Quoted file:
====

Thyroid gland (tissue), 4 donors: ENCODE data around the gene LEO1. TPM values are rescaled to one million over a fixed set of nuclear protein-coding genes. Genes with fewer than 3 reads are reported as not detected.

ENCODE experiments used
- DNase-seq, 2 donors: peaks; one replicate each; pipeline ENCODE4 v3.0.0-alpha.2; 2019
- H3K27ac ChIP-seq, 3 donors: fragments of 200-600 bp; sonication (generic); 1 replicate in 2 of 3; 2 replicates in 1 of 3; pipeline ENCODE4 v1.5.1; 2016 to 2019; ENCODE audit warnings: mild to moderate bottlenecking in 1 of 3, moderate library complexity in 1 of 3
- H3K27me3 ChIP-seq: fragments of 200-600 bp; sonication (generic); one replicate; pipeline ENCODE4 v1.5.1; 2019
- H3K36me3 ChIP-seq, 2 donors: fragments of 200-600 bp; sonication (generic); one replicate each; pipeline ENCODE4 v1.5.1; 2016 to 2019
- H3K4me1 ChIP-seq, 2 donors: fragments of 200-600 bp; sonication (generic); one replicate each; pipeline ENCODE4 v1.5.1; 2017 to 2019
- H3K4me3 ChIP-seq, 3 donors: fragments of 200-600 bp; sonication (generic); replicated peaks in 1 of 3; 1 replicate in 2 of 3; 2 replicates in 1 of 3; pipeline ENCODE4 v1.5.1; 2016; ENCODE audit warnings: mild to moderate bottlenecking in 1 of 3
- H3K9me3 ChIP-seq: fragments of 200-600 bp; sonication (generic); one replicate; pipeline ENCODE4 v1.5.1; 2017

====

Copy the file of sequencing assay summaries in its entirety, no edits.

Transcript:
Thyroid gland (tissue), 4 donors: ENCODE data around the gene LEO1. TPM values are rescaled to one million over a fixed set of nuclear protein-coding genes. Genes with fewer than 3 reads are reported as not detected.

ENCODE experiments used
- DNase-seq, 2 donors: peaks; one replicate each; pipeline ENCODE4 v3.0.0-alpha.2; 2019
- H3K27ac ChIP-seq, 3 donors: fragments of 200-600 bp; sonication (generic); 1 replicate in 2 of 3; 2 replicates in 1 of 3; pipeline ENCODE4 v1.5.1; 2016 to 2019; ENCODE audit warnings: mild to moderate bottlenecking in 1 of 3, moderate library complexity in 1 of 3
- H3K27me3 ChIP-seq: fragments of 200-600 bp; sonication (generic); one replicate; pipeline ENCODE4 v1.5.1; 2019
- H3K36me3 ChIP-seq, 2 donors: fragments of 200-600 bp; sonication (generic); one replicate each; pipeline ENCODE4 v1.5.1; 2016 to 2019
- H3K4me1 ChIP-seq, 2 donors: fragments of 200-600 bp; sonication (generic); one replicate each; pipeline ENCODE4 v1.5.1; 2017 to 2019
- H3K4me3 ChIP-seq, 3 donors: fragments of 200-600 bp; sonication (generic); replicated peaks in 1 of 3; 1 replicate in 2 of 3; 2 replicates in 1 of 3; pipeline ENCODE4 v1.5.1; 2016; ENCODE audit warnings: mild to moderate bottlenecking in 1 of 3
- H3K9me3 ChIP-seq: fragments of 200-600 bp; sonication (generic); one replicate; pipeline ENCODE4 v1.5.1; 2017